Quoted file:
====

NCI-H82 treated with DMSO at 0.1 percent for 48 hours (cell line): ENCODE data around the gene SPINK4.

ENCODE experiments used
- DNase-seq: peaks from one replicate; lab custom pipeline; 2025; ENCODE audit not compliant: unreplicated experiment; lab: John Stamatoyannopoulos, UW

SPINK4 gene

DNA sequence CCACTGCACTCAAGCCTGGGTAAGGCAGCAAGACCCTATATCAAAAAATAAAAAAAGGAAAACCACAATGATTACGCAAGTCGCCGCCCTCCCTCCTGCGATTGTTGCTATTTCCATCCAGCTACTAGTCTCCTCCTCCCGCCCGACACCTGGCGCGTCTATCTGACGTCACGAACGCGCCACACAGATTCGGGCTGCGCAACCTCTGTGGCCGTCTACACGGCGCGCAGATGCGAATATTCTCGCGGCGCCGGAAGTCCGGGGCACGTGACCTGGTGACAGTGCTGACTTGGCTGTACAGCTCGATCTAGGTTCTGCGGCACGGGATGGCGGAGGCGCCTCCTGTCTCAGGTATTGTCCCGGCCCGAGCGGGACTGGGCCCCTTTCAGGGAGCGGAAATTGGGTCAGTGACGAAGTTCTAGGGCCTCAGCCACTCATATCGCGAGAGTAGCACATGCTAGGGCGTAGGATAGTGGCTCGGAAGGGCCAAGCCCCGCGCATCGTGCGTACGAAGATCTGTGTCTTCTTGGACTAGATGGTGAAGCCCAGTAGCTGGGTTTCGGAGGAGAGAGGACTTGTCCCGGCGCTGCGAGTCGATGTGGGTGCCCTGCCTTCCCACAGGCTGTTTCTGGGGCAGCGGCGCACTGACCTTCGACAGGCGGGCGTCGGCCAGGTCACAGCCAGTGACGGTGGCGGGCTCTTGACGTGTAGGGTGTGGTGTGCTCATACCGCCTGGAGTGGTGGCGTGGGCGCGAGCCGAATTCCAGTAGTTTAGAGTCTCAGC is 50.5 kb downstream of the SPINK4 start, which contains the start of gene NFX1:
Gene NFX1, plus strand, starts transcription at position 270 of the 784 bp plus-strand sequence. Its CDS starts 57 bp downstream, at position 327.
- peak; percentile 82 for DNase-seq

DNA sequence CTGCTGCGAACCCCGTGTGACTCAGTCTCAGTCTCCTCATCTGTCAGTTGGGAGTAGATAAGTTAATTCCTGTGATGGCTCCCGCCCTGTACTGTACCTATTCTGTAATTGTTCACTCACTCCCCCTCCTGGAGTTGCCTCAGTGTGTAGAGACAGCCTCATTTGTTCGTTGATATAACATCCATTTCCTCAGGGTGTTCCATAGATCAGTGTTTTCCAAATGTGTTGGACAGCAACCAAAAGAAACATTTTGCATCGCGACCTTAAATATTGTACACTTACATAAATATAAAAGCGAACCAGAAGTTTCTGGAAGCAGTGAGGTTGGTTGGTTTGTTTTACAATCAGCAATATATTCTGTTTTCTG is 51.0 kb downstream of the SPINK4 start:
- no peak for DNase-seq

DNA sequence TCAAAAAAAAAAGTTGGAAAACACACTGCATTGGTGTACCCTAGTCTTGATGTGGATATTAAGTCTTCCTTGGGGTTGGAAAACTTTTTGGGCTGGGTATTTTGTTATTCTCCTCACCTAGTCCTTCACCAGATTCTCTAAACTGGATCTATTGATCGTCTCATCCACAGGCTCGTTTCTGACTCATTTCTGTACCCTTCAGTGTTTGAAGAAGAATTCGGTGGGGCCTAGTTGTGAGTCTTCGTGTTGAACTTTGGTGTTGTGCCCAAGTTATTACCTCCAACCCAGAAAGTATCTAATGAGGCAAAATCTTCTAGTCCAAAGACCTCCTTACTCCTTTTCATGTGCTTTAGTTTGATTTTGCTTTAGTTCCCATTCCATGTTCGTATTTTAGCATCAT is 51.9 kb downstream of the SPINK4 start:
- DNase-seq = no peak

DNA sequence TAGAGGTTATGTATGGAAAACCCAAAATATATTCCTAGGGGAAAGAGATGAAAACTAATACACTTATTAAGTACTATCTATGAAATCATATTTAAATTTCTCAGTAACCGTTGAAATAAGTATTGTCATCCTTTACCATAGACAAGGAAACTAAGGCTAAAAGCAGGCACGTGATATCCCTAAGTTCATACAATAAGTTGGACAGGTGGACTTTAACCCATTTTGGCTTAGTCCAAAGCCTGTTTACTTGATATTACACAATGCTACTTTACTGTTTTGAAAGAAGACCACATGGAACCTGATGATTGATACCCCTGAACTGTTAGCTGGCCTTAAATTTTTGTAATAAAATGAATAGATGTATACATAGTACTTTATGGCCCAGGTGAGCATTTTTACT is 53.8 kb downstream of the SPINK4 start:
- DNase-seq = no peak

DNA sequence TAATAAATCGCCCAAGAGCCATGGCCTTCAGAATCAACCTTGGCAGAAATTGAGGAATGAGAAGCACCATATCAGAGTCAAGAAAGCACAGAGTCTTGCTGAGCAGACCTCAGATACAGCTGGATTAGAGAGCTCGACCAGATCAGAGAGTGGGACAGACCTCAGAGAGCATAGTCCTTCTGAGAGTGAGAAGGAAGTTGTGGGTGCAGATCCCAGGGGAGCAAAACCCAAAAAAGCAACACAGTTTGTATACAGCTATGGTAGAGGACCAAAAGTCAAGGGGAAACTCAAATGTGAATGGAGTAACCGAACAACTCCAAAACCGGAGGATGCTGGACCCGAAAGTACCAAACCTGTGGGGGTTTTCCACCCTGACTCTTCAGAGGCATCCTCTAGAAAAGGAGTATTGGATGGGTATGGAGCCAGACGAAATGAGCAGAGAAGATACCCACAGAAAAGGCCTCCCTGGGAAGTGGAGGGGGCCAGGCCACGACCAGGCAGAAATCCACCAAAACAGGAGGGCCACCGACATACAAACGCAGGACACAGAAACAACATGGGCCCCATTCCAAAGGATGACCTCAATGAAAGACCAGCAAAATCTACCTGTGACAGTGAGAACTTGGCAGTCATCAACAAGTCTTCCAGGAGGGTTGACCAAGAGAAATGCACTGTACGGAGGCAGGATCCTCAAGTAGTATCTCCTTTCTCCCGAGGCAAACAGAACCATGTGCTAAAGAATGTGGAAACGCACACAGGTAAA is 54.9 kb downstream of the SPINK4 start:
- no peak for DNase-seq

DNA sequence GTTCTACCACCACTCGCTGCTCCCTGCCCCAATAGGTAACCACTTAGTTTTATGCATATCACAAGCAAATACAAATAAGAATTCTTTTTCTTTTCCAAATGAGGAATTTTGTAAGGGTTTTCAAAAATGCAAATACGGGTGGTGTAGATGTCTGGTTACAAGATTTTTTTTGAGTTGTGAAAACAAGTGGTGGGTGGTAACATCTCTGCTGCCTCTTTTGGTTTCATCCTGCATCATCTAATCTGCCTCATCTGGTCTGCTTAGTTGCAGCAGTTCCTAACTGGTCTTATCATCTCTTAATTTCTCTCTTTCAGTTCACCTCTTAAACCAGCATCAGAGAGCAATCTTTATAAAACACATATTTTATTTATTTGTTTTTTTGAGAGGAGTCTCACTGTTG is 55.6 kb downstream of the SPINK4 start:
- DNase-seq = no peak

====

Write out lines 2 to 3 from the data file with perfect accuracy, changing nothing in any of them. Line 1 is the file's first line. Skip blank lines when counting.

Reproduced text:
ENCODE experiments used
- DNase-seq: peaks from one replicate; lab custom pipeline; 2025; ENCODE audit not compliant: unreplicated experiment; lab: John Stamatoyannopoulos, UW